Migrations and Seeds
A Preview Environment is only as good as the data loaded into it. It is best practice to have a fresh set of data loaded for each environment in order to produce predictable results. In some cases, this might be a static set of data defined in a seeds file. For other use cases, you might want to fetch some production data and scrub it before loading it into your Preview Environment. No matter what data you want to load, you will always want to make sure that the database schema is up-to-date.
When setting up database migrations and seeds, be sure to keep the following best practices in mind to avoid issues.
- Each database should have an owner who is responsible for maintaining the database schema and seeds. If more than one application is making changes to a database, it can cause conflicts or unpredictable results.
- If possible, use a tool that can run migrations or seeds in an idempotent manner. It should execute each update in a transaction and block any competing updates until it has finished. You don't want to have more than one process trying to update the database schema at the same time.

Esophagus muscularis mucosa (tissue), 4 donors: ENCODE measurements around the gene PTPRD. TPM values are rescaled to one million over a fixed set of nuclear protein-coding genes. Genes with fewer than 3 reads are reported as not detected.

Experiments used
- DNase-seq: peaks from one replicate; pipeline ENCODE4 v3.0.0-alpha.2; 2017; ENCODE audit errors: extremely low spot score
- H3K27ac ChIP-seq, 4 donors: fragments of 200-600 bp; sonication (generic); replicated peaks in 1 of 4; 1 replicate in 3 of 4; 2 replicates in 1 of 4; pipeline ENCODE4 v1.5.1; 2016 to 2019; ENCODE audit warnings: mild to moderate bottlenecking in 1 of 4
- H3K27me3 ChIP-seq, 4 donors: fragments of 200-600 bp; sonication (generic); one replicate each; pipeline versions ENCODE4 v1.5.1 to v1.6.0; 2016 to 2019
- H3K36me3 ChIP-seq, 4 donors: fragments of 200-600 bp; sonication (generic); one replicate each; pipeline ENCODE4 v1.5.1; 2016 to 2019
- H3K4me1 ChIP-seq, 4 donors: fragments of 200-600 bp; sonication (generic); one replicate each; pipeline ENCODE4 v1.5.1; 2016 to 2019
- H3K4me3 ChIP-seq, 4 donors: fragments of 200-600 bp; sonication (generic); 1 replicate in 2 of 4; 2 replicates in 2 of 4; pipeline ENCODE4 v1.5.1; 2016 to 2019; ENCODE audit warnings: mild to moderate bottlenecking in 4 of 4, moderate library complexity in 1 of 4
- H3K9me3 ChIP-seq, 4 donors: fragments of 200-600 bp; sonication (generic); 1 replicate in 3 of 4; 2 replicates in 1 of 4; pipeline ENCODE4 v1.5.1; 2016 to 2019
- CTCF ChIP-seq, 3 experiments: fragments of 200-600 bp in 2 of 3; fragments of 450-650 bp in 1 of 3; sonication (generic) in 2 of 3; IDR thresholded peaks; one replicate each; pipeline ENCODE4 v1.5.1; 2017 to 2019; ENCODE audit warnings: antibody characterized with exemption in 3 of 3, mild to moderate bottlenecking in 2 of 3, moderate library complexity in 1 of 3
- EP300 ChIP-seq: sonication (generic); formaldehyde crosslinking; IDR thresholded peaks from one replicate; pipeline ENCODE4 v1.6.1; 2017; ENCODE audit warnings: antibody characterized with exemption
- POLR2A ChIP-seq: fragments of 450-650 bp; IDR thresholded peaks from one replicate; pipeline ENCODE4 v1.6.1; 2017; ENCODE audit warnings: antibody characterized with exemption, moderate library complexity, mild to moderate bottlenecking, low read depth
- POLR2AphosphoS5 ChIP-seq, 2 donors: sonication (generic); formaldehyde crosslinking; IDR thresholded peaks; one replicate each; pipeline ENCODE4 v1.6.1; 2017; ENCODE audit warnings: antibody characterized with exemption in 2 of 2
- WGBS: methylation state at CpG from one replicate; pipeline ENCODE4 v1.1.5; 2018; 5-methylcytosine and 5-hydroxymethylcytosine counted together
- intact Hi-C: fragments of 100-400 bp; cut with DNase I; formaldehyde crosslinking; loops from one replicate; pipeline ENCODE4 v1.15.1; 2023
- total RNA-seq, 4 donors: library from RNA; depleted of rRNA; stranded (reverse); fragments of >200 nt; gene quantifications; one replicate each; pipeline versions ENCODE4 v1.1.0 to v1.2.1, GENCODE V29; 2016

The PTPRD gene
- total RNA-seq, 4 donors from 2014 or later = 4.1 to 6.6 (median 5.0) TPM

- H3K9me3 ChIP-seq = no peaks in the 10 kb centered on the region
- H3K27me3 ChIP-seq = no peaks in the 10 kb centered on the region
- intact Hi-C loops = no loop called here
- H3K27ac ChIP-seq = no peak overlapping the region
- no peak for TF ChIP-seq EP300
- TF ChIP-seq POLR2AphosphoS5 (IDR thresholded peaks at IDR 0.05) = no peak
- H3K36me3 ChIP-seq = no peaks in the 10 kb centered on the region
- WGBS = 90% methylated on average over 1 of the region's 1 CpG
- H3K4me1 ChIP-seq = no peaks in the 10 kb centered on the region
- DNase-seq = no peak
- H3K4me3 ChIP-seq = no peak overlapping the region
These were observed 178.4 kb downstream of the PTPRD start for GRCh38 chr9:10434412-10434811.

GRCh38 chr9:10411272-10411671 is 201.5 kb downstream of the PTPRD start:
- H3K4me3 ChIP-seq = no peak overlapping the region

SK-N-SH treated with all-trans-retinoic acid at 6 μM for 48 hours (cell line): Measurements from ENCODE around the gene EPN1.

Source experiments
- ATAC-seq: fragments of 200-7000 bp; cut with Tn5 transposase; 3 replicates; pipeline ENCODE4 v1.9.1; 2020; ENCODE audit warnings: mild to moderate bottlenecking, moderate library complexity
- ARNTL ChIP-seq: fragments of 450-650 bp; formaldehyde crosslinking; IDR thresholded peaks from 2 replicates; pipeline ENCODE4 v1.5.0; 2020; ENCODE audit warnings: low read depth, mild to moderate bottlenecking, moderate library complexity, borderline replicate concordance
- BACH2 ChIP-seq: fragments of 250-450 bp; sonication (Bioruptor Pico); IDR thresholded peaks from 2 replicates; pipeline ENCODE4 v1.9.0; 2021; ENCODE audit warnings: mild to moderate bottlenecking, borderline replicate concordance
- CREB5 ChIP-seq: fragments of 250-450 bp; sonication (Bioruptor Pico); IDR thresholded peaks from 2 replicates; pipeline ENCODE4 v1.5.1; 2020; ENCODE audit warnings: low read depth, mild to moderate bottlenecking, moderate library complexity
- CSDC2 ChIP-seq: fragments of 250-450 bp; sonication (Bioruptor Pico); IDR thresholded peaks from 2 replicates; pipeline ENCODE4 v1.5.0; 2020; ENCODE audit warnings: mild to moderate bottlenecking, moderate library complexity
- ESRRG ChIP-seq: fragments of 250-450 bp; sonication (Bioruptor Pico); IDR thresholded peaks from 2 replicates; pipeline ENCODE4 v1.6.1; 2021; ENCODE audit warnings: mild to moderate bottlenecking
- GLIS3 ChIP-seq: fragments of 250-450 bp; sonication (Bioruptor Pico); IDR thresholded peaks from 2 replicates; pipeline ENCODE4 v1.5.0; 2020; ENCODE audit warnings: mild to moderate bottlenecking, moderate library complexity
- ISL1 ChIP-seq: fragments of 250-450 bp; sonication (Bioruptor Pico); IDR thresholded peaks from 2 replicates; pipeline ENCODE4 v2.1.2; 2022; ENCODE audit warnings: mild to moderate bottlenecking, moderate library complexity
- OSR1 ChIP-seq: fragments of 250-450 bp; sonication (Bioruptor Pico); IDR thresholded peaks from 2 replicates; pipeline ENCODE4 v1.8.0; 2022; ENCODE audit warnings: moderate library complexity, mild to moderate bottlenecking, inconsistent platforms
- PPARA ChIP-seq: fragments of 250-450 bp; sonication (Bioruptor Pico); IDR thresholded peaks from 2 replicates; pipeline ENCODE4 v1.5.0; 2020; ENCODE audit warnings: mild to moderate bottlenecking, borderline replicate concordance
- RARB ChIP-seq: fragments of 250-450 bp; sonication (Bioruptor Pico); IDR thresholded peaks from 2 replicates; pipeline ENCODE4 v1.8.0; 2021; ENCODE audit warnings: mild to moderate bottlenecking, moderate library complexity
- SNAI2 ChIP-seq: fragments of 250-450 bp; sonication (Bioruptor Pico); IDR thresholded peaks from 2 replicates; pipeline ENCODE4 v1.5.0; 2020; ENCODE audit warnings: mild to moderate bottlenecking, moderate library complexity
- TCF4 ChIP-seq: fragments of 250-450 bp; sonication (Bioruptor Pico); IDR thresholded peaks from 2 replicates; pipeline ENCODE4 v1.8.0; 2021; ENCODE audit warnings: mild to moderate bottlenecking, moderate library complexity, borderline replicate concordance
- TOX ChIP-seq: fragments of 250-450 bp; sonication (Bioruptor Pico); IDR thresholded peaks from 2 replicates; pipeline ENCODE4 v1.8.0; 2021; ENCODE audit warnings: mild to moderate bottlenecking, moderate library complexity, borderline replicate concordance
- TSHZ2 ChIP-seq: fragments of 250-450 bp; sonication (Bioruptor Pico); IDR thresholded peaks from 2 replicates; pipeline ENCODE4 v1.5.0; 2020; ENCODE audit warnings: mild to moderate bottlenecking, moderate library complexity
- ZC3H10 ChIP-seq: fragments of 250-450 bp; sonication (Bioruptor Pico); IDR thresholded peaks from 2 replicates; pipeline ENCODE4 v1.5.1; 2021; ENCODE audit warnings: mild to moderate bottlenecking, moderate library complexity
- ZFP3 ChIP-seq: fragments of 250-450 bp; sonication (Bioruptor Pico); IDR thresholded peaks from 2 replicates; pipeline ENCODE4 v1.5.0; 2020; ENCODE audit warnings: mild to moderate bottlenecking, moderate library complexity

Nullstone provides a few different ways to run database migrations and load data into your Preview Environment. Each option along with their benefits and drawbacks are described below.
If your application is a container application, you can add an entrypoint that runs before your application boots up.
When To Use
- If you want to run migrations and seeds each time your application deploys, for each code commit and deploy.
- This is not the best option if you want to load a set of data a single time when the Preview Environment is launched.
- If the migrations or seeds fail, the application will not start; and the previous version of your application will remain running.
- It is guaranteed to run before your application starts up each time.
- It runs for every instance of your container. If you have more than one instance, the migrations and seeds scripts will attempt to run at the same time. You will need to make sure that these are idempotent and can run in parallel.
To use this option, first add an entrypoint to your Dockerfile. Below is an example of this for a Rails application.
FROM ruby:3.1.0 WORKDIR /root COPY . . RUN chmod +x ./entrypoint.sh ENV PORT 80 ENV RAILS_ENV production ENV RAILS_LOG_TO_STDOUT true RUN gem install bundler && bundle install EXPOSE 80 ENTRYPOINT ["./entrypoint.sh"] CMD ["bundle", "exec", "rails", "server"]
The key line is line 13, which specifies the entrypoint script to run.
Next, create the entrypoint script.
#!/bin/sh set -e if [ -f tmp/pids/server.pid ]; then rm tmp/pids/server.pid fi echo "Running migrations..." rails db:migrate echo "Running seeds..." rails db:seed exec "$@"